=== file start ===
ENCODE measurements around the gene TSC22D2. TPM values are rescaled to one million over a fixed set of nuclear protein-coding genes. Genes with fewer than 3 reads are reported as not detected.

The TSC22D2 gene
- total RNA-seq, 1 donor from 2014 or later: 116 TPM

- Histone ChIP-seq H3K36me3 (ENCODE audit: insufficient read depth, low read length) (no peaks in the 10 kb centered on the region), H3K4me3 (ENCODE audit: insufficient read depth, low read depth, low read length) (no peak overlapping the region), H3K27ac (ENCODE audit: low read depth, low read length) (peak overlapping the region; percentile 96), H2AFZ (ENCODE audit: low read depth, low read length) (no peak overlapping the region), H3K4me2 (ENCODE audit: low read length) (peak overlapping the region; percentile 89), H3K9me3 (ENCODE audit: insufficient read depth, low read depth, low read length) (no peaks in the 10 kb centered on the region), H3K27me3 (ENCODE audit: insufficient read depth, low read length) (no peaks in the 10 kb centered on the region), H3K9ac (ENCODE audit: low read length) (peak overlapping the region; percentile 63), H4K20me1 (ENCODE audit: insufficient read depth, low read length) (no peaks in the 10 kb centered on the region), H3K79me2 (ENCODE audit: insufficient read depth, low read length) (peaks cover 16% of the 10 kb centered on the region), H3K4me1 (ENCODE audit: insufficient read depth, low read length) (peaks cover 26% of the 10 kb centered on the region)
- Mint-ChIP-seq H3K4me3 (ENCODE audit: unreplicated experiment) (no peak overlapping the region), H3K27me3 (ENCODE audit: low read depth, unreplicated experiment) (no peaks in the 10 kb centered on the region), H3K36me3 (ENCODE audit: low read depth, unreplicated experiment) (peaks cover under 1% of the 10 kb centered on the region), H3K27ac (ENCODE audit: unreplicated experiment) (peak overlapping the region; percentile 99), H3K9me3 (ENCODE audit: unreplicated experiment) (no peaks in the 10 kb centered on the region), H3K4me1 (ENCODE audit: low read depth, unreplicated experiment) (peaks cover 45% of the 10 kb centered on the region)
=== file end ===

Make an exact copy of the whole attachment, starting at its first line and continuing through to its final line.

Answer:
ENCODE measurements around the gene TSC22D2. TPM values are rescaled to one million over a fixed set of nuclear protein-coding genes. Genes with fewer than 3 reads are reported as not detected.

The TSC22D2 gene
- total RNA-seq, 1 donor from 2014 or later: 116 TPM

- Histone ChIP-seq H3K36me3 (ENCODE audit: insufficient read depth, low read length) (no peaks in the 10 kb centered on the region), H3K4me3 (ENCODE audit: insufficient read depth, low read depth, low read length) (no peak overlapping the region), H3K27ac (ENCODE audit: low read depth, low read length) (peak overlapping the region; percentile 96), H2AFZ (ENCODE audit: low read depth, low read length) (no peak overlapping the region), H3K4me2 (ENCODE audit: low read length) (peak overlapping the region; percentile 89), H3K9me3 (ENCODE audit: insufficient read depth, low read depth, low read length) (no peaks in the 10 kb centered on the region), H3K27me3 (ENCODE audit: insufficient read depth, low read length) (no peaks in the 10 kb centered on the region), H3K9ac (ENCODE audit: low read length) (peak overlapping the region; percentile 63), H4K20me1 (ENCODE audit: insufficient read depth, low read length) (no peaks in the 10 kb centered on the region), H3K79me2 (ENCODE audit: insufficient read depth, low read length) (peaks cover 16% of the 10 kb centered on the region), H3K4me1 (ENCODE audit: insufficient read depth, low read length) (peaks cover 26% of the 10 kb centered on the region)
- Mint-ChIP-seq H3K4me3 (ENCODE audit: unreplicated experiment) (no peak overlapping the region), H3K27me3 (ENCODE audit: low read depth, unreplicated experiment) (no peaks in the 10 kb centered on the region), H3K36me3 (ENCODE audit: low read depth, unreplicated experiment) (peaks cover under 1% of the 10 kb centered on the region), H3K27ac (ENCODE audit: unreplicated experiment) (peak overlapping the region; percentile 99), H3K9me3 (ENCODE audit: unreplicated experiment) (no peaks in the 10 kb centered on the region), H3K4me1 (ENCODE audit: low read depth, unreplicated experiment) (peaks cover 45% of the 10 kb centered on the region)